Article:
Opinion: BeReal makes me feel like I need to BeFake


Credit: Katya Luzarraga

WSPN’s Katya Luzarraga discusses the negative aspects of always “being real.”

Katya Luzarraga

Social media revolves around presenting a perfect version of your life, no matter the detriment to your mental health. It’s a vicious cycle. Yet, here we are, with another social media that’s going to trick teenagers into being the most “real” versions of themselves. Sorry to break it to you, BeReal, but we all know, your users are not “being real.”

The newest social media platform is called BeReal. Although it was released in 2020, the French social media app gained momentum in 2022 by marketing towards college students in the U.K and U.S.. Now, BeReal is a staple app for many young adults, and its reach is only expanding.

The purpose of BeReal is to create authentic social media. The platform’s slogan is “Your friends for real.” There’s no more face-tuning, filtering or cropping your life to create a perfect version of yourself. The app sends you a notification at a random time during the day, and you need to snap a quick pic of yourself in the two minutes after the notification goes off. Even if you miss the notification by a couple minutes, when your picture is posted, it’s labeled as late.

BeReal utilizes both the front and back of your camera, so you can’t fabricate where you are. Of course, this was probably the most creative and ingenious thing I’ve ever seen on a social media app. I applaud the creators because they knew: people like to lie. I’m exhausted of seeing the same filter on back-to-back posts and the notion that your feed needs to have a “theme” to it.

Which is why I was elated when BeReal came out.

Over the summer, my TikTok “For You” page became flooded with moments captured by BeReal. The intrigue kicked in, and I wanted to see what this app was about. It was free and easy to use. It seemed too good to be true.

Being able to post moments of my day where I didn’t feel pressure to have on a full face of makeup or a cute outfit felt liberating. I’d take a BeReal, and moments later I’d see what all my friends were doing. It felt refreshing to be connected by something so genuine, so raw, when all my life I’ve put up a façade.

Then, the appeal of sending in pictures of what I was doing every single day began to eat at me. It’s been hardwired into my brain to constantly present myself as collected and “perfect” to the public eye. Now, an app wanted to completely throw out the rule book?

While some users are posting photos of themselves at parties or in exotic locations all year round, the reality for most teenagers and young adults is that they’re still in school. You can only post a BeReal of yourself slouching over homework with a messy bun so many times. Then, the reality sets in: BeReal highlights the fact that your life isn’t a movie.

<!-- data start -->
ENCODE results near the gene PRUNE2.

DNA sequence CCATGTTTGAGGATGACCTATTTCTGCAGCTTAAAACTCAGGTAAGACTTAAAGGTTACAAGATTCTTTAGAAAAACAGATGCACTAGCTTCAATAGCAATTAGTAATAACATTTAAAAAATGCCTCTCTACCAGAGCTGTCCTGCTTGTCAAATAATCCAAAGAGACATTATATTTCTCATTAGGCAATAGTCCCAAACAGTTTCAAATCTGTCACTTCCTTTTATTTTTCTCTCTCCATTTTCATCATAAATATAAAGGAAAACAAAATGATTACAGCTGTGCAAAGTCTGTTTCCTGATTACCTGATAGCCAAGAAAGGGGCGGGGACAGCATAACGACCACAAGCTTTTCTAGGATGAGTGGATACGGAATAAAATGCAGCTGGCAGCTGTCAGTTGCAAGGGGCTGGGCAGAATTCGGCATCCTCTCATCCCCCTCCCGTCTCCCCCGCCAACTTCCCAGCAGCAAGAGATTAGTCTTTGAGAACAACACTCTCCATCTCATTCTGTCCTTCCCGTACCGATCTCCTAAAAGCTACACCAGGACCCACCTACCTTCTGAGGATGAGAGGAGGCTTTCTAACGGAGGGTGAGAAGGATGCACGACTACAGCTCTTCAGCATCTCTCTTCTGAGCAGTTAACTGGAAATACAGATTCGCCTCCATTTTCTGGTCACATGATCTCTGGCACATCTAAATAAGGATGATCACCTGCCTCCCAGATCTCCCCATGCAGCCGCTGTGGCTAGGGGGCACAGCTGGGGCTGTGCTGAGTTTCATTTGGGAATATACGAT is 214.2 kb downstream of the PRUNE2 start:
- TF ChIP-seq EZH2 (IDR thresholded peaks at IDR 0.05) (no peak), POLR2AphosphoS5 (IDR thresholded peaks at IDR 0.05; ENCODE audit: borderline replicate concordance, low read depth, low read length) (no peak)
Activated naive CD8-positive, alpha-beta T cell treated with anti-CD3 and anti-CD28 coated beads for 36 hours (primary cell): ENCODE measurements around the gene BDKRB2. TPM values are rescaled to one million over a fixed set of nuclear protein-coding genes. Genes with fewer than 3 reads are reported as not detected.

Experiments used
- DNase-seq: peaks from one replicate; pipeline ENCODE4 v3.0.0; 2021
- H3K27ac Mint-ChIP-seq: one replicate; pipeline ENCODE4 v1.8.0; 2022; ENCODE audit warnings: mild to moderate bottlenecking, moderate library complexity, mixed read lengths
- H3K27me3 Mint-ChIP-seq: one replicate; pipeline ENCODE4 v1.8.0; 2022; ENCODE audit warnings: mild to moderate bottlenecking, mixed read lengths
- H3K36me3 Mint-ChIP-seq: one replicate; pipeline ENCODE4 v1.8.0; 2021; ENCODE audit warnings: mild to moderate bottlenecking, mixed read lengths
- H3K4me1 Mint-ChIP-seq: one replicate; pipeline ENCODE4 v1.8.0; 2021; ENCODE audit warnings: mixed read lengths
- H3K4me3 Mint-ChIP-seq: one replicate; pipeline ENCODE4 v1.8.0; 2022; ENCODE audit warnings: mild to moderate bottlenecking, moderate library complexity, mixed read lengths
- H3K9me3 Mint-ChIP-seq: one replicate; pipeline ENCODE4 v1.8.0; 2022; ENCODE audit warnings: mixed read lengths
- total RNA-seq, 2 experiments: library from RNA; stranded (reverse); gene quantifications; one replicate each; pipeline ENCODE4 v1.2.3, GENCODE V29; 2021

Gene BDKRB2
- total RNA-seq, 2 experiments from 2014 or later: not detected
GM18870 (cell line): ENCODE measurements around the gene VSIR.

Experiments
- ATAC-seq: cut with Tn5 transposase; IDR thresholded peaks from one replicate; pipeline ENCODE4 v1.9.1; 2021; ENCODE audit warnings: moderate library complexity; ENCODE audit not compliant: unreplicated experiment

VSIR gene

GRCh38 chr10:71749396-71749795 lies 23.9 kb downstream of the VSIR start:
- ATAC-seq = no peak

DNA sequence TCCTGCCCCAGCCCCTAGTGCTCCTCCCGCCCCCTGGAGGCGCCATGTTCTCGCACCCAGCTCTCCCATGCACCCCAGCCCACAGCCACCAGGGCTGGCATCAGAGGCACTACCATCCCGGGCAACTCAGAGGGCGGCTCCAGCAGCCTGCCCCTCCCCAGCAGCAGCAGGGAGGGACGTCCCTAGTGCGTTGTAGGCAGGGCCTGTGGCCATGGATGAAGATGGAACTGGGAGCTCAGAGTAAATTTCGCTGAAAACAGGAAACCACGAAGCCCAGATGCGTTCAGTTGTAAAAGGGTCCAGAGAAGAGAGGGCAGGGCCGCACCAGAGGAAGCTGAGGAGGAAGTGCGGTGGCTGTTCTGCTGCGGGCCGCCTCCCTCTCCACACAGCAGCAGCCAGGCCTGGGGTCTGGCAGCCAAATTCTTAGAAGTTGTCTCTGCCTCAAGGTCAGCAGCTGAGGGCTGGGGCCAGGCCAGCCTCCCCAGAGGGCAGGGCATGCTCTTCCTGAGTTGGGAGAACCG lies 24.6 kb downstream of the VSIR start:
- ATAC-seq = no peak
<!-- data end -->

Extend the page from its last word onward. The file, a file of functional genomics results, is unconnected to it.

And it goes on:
Our generation grew up with iconic high school movies like the High School Musical series, Teen Beach Movie, Sixteen Candles, Mean Girls and The Lizzie McGuire Movie, among other films. I know these barely make a dent in the plethora of shows and movies that shaped your unrealistic expectations for high school life, but you get the idea.

BeReal contributes to the gnawing feeling in the pit of your stomach that you’re not doing enough in your life. You compare your candid moments to those of your friends, and somehow you feel even more defeated. You overcompensate in the two minute window that you have to take a BeReal that’s captivating enough to garner a reaction from friends. Instead of trying to alter your photos to reflect your idyllic life, like on Instagram, you’re stressing yourself out in the moment to put on a façade for the public on BeReal.

The app might’ve been a step in the right direction, but it still has those hidden aspects of social media that are addicting, yet with a smaller dosage. Being real all the time is intimidating, especially for more introverted teenagers. Nothing highlights the crippling impact of being left out quite like seeing all your friends out at a party while you’re at home.

At this point, you’re not even being real when you take your BeReals. Not only does the app allow you to take a photo up to 24 hours after the notification, but it also gives you an unlimited amount of retakes. It’s not an accurate depiction of someone’s life. What’s the point of even having BeReal if you’re going to choose when you post?

It’s this generation’s problem now to present their lives the way they want to. If that means taking picturesque, attractive photos of themselves to satisfy their expectations of perfection, then go ahead. Posing in front of a camera, no matter how candid you are, is not “being real.” BeReal has failed in my eyes.